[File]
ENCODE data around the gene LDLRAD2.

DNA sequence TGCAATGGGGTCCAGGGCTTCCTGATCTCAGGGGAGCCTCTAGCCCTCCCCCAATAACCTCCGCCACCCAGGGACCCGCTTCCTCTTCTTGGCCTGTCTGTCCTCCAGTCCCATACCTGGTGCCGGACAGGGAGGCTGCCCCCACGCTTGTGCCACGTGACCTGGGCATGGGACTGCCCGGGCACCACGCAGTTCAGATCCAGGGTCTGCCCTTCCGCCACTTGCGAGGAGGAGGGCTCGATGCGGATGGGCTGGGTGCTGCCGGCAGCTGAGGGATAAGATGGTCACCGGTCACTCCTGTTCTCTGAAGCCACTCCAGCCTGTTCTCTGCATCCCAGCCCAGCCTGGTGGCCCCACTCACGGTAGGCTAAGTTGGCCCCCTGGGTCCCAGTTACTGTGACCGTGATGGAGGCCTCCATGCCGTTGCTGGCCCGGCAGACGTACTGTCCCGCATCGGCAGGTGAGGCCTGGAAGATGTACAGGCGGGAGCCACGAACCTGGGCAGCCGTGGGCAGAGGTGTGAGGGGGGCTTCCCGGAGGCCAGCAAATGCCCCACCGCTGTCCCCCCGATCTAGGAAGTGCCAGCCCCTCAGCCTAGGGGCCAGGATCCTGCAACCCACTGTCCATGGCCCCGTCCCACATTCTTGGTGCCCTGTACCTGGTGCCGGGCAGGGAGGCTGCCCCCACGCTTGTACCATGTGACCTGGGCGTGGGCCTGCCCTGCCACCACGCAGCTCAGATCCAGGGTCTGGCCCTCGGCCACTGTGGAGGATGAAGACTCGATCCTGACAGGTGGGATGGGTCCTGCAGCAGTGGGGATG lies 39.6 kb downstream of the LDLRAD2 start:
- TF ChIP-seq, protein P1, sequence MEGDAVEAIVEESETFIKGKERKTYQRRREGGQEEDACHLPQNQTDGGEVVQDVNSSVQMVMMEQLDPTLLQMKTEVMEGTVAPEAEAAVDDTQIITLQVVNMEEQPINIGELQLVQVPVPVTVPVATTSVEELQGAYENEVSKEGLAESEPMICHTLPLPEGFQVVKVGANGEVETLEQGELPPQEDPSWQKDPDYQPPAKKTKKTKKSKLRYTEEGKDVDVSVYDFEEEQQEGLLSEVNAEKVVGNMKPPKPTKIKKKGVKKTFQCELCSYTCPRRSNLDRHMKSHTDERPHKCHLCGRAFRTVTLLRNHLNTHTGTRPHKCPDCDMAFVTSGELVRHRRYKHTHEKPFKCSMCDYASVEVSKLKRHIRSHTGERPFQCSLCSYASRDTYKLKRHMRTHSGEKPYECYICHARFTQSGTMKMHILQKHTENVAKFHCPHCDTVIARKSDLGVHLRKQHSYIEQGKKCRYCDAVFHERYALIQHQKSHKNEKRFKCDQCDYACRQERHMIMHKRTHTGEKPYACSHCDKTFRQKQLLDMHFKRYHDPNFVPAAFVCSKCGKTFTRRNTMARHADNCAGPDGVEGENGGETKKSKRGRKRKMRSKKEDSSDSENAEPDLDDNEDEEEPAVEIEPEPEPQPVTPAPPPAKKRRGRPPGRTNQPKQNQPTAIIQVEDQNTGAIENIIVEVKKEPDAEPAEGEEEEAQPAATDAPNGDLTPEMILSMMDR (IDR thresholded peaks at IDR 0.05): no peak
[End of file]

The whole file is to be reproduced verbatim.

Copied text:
ENCODE data around the gene LDLRAD2.

DNA sequence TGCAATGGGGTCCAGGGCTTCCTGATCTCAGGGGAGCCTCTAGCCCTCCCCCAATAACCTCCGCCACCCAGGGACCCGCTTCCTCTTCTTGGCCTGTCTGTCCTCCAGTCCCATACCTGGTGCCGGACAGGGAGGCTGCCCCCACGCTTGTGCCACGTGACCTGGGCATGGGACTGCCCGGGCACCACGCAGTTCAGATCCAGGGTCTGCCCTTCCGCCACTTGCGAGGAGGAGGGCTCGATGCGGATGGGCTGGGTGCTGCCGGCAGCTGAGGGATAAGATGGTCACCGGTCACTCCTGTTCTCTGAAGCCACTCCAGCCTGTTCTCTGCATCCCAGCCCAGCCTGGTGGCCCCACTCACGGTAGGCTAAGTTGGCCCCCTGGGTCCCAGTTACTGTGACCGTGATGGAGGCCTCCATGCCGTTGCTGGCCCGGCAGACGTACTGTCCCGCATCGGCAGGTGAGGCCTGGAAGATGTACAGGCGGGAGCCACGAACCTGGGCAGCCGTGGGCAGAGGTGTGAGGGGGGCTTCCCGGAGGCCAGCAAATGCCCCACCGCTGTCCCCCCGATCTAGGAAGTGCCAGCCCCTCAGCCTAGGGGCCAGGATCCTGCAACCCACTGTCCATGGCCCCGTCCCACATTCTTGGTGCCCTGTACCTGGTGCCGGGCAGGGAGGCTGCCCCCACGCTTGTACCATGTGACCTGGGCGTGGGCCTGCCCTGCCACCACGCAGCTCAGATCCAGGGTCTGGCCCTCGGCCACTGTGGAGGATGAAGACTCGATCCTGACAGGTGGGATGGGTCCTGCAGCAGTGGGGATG lies 39.6 kb downstream of the LDLRAD2 start:
- TF ChIP-seq, protein P1, sequence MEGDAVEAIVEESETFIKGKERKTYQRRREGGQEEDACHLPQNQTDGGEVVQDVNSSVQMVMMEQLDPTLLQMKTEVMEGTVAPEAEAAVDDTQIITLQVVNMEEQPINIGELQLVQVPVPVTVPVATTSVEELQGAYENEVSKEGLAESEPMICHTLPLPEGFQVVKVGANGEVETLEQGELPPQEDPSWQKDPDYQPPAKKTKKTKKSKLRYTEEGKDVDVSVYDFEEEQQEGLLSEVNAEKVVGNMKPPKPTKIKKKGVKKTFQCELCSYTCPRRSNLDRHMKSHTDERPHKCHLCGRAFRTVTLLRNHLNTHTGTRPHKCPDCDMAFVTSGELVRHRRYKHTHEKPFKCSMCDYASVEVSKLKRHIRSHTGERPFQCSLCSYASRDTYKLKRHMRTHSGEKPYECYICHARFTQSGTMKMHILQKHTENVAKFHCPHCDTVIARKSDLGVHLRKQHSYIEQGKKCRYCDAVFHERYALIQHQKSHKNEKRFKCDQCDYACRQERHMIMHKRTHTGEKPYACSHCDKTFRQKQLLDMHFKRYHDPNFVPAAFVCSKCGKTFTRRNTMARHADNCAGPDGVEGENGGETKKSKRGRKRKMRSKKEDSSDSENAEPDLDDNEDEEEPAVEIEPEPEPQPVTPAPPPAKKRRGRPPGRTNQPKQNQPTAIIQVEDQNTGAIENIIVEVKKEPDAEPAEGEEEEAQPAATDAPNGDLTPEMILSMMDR (IDR thresholded peaks at IDR 0.05): no peak